Physics Asked on January 6, 2022

For various reasons, I have a HeNe laser setup with two external spherical mirrors that I can position and align at will. I’ve looked around at various sources, which all make mention of which optical resonator configurations give “decent” or “improved” mode volume and the relative amounts of diffraction losses, but am having trouble nailing down which would ideally give the best output power (I know, it’s related to mode volume). I’m pretty confident, based on what I’ve read, that the spherical cavity configuration would produce lower power outputs, but I can’t figure out which of the confocal or the long-radius configurations is better for output power.

So let’s keep everything else fixed. Can’t change the mirror properties, input power, tube length, etc. Let’s also say I don’t care about which TEM mode is output nor how hard it is to align the laser. Given this, which optical resonator configuration using two spherical mirrors is better for maximizing output power? Which gives the most bang for your buck? And what are the limitations of this configuration?

For reference, Sam’s Laser FAQ – an amazing reference for all things laser – gives a great illustration of many of the common types of configurations ($r$ refers to the radius of curvature of the mirror):

For a symmetric cavity (mode waist is largest for a confocal cavity, $R=L$. Mode volume then increases with length. But my guess is that you want the photons to spend more time in the gain medium so, unless you extend the gain medium, my guess is you don’t win for increasing length.

So that is the gain medium should entirely fill the cavity. You probably do better with more uniform mode weight so confocal is the best there again.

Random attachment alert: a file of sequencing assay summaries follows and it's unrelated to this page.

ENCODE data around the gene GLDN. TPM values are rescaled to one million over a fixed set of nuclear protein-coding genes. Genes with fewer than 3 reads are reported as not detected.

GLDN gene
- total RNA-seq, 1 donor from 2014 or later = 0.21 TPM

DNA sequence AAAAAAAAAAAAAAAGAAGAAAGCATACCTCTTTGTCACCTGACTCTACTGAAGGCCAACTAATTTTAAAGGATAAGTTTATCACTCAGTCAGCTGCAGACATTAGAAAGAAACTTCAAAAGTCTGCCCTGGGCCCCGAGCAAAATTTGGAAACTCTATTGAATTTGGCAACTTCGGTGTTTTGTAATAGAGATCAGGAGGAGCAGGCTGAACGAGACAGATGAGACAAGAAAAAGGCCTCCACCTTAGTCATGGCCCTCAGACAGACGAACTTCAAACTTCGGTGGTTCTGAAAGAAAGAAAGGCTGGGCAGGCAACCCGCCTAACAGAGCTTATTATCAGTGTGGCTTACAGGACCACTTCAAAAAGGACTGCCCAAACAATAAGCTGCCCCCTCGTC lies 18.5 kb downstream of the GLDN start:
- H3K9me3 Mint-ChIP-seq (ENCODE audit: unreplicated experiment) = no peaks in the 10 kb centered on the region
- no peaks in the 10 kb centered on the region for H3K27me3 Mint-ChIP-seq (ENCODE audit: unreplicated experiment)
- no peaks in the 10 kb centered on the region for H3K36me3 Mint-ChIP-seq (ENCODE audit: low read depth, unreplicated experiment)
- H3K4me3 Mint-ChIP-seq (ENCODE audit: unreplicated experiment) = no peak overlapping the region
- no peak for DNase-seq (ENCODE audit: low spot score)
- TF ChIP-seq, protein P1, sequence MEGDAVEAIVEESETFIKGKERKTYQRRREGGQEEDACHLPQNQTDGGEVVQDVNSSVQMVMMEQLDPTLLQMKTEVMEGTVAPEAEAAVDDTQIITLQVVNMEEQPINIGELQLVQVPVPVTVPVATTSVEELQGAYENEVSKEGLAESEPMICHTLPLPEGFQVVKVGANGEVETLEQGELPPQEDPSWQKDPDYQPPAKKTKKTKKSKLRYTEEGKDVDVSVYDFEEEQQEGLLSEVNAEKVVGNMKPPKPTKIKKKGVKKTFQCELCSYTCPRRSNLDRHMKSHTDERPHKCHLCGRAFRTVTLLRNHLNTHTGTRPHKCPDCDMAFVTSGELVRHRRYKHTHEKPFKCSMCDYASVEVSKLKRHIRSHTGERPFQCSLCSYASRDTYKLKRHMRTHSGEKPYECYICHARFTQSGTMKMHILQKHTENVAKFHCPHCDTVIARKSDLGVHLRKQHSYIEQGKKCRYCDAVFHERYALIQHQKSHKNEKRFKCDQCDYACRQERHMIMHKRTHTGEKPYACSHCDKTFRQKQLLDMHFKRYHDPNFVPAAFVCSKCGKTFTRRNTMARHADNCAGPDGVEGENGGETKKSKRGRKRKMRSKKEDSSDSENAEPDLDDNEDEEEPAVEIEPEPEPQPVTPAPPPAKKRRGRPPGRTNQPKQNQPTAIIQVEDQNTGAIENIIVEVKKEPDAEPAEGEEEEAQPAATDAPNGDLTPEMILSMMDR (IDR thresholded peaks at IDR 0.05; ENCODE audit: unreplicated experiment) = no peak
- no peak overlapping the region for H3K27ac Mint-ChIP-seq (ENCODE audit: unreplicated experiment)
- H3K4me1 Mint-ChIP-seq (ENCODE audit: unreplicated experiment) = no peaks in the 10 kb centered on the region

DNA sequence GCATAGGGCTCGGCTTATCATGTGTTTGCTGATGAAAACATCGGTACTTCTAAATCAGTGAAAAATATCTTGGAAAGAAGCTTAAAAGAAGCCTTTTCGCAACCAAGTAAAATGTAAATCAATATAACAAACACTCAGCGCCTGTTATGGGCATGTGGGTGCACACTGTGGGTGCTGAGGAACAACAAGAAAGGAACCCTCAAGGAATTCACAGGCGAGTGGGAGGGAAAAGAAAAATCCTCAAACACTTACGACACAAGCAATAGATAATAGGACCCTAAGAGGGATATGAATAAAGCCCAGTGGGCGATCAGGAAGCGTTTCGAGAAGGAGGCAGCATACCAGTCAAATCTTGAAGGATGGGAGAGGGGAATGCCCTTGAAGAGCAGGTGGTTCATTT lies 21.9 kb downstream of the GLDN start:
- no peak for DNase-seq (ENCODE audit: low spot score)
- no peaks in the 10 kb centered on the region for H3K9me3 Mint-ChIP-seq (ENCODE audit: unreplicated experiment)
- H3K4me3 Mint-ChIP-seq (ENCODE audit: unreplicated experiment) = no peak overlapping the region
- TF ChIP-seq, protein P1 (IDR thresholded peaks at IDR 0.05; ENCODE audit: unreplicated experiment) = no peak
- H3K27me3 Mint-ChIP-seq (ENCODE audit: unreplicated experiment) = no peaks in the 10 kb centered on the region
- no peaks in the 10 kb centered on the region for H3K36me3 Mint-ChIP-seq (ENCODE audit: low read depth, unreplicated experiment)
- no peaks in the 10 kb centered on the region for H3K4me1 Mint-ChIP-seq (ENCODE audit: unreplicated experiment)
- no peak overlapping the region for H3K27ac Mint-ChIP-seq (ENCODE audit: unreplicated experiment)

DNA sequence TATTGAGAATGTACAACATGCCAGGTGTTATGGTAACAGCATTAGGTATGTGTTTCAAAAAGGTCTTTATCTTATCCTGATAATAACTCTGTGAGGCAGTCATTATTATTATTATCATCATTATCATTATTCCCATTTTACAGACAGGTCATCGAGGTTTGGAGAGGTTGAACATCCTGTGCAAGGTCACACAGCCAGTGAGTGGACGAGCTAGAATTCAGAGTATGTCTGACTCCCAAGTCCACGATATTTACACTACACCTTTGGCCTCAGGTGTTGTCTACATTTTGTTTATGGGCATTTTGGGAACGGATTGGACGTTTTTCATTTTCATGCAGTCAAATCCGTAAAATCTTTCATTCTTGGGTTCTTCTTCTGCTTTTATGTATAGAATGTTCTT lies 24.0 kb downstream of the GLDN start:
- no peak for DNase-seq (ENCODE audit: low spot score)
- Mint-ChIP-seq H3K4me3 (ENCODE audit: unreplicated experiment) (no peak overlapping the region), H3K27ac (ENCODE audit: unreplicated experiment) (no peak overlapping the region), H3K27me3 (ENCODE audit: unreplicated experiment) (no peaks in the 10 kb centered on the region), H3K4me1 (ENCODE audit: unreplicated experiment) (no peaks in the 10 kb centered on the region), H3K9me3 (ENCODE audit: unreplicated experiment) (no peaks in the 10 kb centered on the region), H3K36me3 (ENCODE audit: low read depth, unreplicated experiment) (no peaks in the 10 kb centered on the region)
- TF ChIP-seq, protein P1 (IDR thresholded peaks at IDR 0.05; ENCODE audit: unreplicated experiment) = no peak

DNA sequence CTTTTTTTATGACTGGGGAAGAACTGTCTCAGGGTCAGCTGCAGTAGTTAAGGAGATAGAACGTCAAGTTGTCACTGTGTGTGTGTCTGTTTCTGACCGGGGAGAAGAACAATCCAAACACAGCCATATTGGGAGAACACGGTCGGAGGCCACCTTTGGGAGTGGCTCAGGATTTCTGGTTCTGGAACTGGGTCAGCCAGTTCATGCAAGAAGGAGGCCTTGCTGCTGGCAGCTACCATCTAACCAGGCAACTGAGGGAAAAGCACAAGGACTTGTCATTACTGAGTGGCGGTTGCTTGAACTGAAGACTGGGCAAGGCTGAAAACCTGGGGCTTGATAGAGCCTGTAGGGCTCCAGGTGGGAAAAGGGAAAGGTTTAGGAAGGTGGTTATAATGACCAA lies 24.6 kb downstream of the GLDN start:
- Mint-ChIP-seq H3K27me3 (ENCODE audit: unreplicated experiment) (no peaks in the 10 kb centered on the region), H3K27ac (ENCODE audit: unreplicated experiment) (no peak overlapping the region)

Id guess you get more power with a bigger gain medium but I’m sure something g limits that at some point. I’m not sure what.

I’ll post references for how to calculate cavity properties from mirror geometries and properties later.

Disclaimer: as you can see this is a lot of guesses. I’m not a laser engineer, but I do have experience with optical cavities.

*I think if you get the laser up to high enough power that you can saturate the atomic transitions even with a fraction of the circulating cavity light then second constraint will stop being relevant. This condition would be reached if the losses with the cavity round trip become small compared to the gain from the gain medium

edit: With input from the OP I can give some more info now. The OP tells us that the geometry of the gas tube is fixed with radius $R_0$ and length $L_0$.

My hypothesis is that you will get the most power (as a function of cavity geometry) when the geometry of the cavity mode closely matches that of the gas tube. That is, 1) you want the light to be hitting as many He and Ne atoms as possible but 2) you don't want the light spending time where there aren't He and Ne atoms because then you won't be saturating the atomic transitions as strongly as possible.*

The formula for the waist of the cavity mode, $w_0$, and the waists on the mirror surfaces, $w_{text{mir}}$ in terms of mirror radius $R_1=R_2=R$ and $L$, are given by

begin{align} w_0^2 =& frac{lambda}{2pi} sqrt{2R-L}sqrt{L}\ w_{text{mir}} =& w_0 sqrt{frac{2R}{2R-L}} end{align}

We want a roughly cylindrical beam since the gas tube is cylindrical. This means, from the second equation, that we want $Rgg L$ so that $w_{text{mir}} approx w_0$. In this case the first equation can be approximated as

$$ w_0^2 approx frac{lambda}{2pi}sqrt{2RL} $$

From this you could estimate an optimarl $R$ such that $w_0 approx R_0$ to make sure you use the whole gas cylinder but don't waste power outside the cylinder.

The equations above are either given directly or can be derived from equations in Siegmann's *Lasers* textbook.

Answered by Jagerber48 on January 6, 2022

The design of optical resonator cavities is a fairly comprehensive topic that is not easily covered in such an answer. Books have been written on the topic [For instance: A. E. Siegman, Lasers, University Science Books, Mill Valley, CA (1986); and N. Hodgson and H. Weber, Laser Resonators and Beam Propagation, 2nd edn., Springer, Berlin (2005).]

However, perhaps one principle to keep in mind, if you want to maximize the power output, given certain constraints, is that you want to maximize the region inside the active medium that is occupied by the beam/mode.

Answered by flippiefanus on January 6, 2022

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